Senator combined a bit of some of his old jokes with new ones and with his signature beat breaks, he did get the audience laughing. The usual Nigerian troubles and how Ghana is similar to Nigeria came out as loudly as always.
I think going forward, we should not have comedians who have recently featured on big stages in Ghana to feature in other big shows in the country. Patrons who were at the Laughs in December may have noticed that Akpororo literally repeated the same jokes. He seemed unprepared and that was very obvious when he decided to use about 10 minutes to dance.
This was the South African’s first time in Ghana and he clearly came to have a good time. His joke on the comparison with travelling on Business Class and Economy was well executed, same as the differences in societal classes and all. What I found unique about him was the brief moment he took to give what seemed like genuine advice on life. I surely look forward to seeing him soon.
Akwaboah the Musical Genuis
I have some deep respect for artists who play some form of musical instruments. In Akwaboah’s case, he has one of the best vocalists there is, and he adds playing the keyboard and other instruments as well as ability to write music to his talent. Now, there are not many like that. He was awesome on the night and his linkage with the magnificent Patch Bay Band was simply beautiful.
Akwaboah is yet to explode. He has so much potential and I can’t wait to see him hit that high. It is just a matter of time. Yes, he also needs to work a bit more on his stagecraft as well. He dances as though he were shy and does seem to hold himself back a bit. He is the Higjlife King waiting to be crowned.
What can I say about this guy that I haven’t said before. He keeps dropping very good songs and has learned a lot on playing live and connecting with audiences. The many gigs he has had since he broke through have helped in building his confidence. He was fantastic on the night and is always a pleasure watching Kidi.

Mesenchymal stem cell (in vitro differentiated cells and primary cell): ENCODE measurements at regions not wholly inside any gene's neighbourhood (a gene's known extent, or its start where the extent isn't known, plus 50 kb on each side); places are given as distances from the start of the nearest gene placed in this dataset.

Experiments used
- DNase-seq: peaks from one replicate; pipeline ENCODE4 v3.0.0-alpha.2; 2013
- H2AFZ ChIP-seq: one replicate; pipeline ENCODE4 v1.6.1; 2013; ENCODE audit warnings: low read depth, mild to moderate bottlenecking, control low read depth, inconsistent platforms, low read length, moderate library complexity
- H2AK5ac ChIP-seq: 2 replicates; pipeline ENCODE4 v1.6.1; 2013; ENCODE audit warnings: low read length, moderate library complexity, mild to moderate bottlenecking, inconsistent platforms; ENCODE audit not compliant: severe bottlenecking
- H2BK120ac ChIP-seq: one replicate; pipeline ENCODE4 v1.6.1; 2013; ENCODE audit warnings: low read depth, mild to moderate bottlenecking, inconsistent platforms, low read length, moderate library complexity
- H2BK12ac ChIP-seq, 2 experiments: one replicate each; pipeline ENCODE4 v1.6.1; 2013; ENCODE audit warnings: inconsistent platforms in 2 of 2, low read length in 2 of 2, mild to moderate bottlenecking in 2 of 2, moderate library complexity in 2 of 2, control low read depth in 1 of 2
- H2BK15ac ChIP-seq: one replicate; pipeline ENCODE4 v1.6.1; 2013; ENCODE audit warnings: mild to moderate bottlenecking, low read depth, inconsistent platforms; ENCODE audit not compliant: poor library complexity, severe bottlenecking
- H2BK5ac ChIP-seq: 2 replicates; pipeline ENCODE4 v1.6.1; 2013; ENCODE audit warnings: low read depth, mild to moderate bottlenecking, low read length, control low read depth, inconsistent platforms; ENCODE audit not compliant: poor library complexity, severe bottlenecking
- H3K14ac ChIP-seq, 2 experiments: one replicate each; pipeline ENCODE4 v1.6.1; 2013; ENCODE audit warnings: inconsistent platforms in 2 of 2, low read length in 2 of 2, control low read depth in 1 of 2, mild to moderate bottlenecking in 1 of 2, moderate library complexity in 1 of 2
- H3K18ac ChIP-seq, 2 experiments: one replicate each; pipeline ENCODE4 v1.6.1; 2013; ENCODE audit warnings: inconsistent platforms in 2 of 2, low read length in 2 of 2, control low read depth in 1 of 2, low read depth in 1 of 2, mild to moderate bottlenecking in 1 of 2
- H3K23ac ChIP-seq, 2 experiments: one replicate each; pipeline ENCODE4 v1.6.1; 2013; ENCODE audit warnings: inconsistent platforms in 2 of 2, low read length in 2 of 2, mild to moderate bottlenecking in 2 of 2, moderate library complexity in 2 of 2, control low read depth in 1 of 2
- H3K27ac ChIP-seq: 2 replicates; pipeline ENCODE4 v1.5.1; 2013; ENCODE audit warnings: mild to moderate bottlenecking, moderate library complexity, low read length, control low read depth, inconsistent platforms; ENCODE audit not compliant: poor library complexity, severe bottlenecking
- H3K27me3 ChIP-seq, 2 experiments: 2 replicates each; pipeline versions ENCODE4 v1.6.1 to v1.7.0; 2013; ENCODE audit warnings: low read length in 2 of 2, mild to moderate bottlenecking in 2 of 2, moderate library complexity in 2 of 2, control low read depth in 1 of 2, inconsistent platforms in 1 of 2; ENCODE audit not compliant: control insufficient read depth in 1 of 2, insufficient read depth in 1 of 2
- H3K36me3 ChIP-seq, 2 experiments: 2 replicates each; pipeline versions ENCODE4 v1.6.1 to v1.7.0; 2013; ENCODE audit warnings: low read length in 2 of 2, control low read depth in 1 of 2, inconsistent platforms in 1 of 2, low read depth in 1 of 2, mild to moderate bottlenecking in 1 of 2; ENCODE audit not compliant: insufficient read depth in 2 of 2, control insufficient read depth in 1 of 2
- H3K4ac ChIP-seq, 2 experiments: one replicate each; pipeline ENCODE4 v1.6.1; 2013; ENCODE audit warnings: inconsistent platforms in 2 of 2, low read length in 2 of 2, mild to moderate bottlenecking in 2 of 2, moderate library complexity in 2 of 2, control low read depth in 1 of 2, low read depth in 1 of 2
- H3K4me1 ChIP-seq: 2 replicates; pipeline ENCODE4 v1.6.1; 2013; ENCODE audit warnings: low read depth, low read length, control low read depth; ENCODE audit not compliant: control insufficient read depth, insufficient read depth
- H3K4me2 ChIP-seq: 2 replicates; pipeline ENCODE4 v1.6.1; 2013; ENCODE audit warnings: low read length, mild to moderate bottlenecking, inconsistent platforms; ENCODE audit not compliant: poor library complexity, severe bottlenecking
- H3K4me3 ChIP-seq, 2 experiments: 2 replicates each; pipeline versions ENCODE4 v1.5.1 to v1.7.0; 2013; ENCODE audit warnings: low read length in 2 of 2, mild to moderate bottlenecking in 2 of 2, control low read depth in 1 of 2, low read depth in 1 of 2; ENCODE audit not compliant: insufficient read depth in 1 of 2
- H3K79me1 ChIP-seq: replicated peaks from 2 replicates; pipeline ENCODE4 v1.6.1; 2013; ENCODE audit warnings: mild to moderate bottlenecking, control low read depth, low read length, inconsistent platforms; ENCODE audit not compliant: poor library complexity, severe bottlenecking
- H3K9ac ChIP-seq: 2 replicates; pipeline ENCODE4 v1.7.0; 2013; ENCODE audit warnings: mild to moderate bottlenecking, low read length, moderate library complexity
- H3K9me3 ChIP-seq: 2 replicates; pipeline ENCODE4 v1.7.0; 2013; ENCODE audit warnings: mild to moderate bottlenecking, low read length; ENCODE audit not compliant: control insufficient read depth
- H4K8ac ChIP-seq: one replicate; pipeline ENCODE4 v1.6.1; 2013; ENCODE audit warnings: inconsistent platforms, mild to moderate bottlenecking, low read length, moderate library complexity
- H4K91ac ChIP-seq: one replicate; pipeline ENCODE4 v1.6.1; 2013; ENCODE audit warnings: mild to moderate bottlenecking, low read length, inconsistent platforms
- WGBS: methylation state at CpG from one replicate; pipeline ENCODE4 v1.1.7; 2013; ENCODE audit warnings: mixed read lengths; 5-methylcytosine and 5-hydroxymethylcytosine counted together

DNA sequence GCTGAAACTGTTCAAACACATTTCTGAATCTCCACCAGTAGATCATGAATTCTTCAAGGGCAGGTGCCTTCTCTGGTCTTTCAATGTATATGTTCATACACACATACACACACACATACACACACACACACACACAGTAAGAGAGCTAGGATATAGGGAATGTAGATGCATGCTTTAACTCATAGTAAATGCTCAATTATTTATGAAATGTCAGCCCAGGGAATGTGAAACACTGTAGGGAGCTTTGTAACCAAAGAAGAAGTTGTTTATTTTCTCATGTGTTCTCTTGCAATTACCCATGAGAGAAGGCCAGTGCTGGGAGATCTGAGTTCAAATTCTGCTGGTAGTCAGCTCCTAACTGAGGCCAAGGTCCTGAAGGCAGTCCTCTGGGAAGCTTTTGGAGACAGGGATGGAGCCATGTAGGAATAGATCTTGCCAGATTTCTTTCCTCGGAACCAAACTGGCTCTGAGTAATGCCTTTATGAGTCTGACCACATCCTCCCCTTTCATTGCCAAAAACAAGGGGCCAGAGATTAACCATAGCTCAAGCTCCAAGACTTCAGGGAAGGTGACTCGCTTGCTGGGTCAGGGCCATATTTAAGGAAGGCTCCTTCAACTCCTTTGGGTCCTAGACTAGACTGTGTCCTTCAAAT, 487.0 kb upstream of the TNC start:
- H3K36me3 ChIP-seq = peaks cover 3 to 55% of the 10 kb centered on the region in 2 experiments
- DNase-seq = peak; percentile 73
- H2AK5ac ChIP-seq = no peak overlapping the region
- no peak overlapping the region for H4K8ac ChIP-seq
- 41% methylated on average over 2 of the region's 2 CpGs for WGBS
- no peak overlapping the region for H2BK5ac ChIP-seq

Event Organisation and Support for Industry
This show is traditionally not the type which has a choked auditorium with organisers scrambling for seats for patrons. That said, all that the audience needed to enjoy a Holy Saturday was in place. Kudos to the Event Factory crew led by my brother Nabil Alhassan for a good show.
A few issues of note:
It is worth noting that First National Bank, Rwandair, Accra City Hotel and others offered to support the show. The support directly meant support for the comedy industry and music as well. They most likely got their monies worth I believe.
We never seem to get filming right when it comes to events in this country. There is always that cameraman who is in the face of the audience and prevents the artist from seeing his audience and vice versa. It was probably worse last night when the video guy whose feed was projected on the screens in the auditorium at some point literally stood in front of Akwaboah completely preventing us from seeing him and he, us. There surely must be a better way to shoot for TV without inhibiting the audience from enjoying what they paid for.